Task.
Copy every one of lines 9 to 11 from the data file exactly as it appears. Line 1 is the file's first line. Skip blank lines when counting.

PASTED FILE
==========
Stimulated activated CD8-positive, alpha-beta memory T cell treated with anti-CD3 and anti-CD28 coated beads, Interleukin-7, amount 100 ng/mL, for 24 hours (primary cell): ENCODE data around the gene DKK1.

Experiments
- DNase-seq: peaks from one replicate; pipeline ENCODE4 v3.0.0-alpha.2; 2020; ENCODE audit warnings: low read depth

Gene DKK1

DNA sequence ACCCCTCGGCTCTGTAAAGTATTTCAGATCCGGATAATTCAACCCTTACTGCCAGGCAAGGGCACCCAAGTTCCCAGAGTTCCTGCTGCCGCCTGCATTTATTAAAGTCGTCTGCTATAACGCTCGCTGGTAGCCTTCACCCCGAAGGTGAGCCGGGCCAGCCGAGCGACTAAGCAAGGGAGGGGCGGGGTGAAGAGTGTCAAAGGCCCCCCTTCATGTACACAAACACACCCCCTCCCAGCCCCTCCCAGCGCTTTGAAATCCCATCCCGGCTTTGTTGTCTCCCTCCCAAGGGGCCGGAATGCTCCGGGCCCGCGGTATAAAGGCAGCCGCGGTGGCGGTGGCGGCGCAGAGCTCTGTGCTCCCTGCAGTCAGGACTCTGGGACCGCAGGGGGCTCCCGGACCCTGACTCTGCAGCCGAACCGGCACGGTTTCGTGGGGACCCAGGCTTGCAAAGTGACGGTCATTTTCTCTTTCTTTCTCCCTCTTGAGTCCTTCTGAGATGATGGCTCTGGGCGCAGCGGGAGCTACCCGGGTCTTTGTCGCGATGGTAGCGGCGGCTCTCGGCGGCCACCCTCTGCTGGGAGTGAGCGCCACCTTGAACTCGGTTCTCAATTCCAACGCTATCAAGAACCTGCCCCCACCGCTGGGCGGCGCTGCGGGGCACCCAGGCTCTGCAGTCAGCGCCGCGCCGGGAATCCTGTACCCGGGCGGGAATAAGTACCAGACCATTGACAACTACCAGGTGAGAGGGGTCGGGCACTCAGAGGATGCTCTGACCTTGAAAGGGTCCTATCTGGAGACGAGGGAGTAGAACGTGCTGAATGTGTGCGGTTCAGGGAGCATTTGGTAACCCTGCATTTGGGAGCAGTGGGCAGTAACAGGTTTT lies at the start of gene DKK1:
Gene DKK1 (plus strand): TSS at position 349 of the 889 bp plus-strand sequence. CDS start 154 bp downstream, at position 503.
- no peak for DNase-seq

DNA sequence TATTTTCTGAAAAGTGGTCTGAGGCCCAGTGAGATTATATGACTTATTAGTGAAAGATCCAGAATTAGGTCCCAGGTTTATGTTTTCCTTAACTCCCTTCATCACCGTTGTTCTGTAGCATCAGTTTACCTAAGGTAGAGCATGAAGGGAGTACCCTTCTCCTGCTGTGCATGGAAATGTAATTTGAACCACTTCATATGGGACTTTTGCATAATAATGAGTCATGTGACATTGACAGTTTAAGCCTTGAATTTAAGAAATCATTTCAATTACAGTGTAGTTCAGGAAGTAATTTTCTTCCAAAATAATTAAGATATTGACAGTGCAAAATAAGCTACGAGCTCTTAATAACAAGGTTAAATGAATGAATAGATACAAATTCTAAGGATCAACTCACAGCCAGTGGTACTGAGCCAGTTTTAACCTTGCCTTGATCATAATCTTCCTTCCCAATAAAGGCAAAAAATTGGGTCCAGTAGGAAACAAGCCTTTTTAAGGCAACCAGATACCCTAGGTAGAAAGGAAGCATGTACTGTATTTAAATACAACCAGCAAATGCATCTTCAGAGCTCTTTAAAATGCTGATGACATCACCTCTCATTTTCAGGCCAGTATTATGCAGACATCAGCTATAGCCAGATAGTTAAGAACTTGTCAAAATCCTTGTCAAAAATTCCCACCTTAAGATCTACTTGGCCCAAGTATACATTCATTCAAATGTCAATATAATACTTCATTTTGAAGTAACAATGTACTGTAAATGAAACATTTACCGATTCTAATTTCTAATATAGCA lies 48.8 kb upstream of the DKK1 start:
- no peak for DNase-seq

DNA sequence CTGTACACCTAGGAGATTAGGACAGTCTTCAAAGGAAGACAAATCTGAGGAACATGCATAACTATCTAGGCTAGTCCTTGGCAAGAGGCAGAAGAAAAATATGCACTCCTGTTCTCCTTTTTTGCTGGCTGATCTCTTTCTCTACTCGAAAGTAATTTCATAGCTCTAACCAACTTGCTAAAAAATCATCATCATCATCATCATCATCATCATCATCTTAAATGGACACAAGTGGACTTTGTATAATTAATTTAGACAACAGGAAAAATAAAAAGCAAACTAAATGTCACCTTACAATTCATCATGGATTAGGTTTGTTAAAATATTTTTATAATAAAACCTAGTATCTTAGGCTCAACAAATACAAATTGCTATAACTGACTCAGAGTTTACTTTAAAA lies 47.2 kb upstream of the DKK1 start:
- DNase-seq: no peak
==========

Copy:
- no peak for DNase-seq

DNA sequence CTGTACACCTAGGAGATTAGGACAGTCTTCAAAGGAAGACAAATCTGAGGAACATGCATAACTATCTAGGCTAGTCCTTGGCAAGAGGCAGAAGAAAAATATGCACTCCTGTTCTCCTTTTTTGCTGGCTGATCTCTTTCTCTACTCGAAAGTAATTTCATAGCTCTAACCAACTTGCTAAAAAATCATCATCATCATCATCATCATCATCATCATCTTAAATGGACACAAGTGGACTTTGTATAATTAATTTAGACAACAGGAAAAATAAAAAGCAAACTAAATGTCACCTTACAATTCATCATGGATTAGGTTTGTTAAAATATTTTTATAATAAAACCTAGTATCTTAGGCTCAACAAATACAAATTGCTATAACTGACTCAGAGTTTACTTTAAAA lies 47.2 kb upstream of the DKK1 start:
- DNase-seq: no peak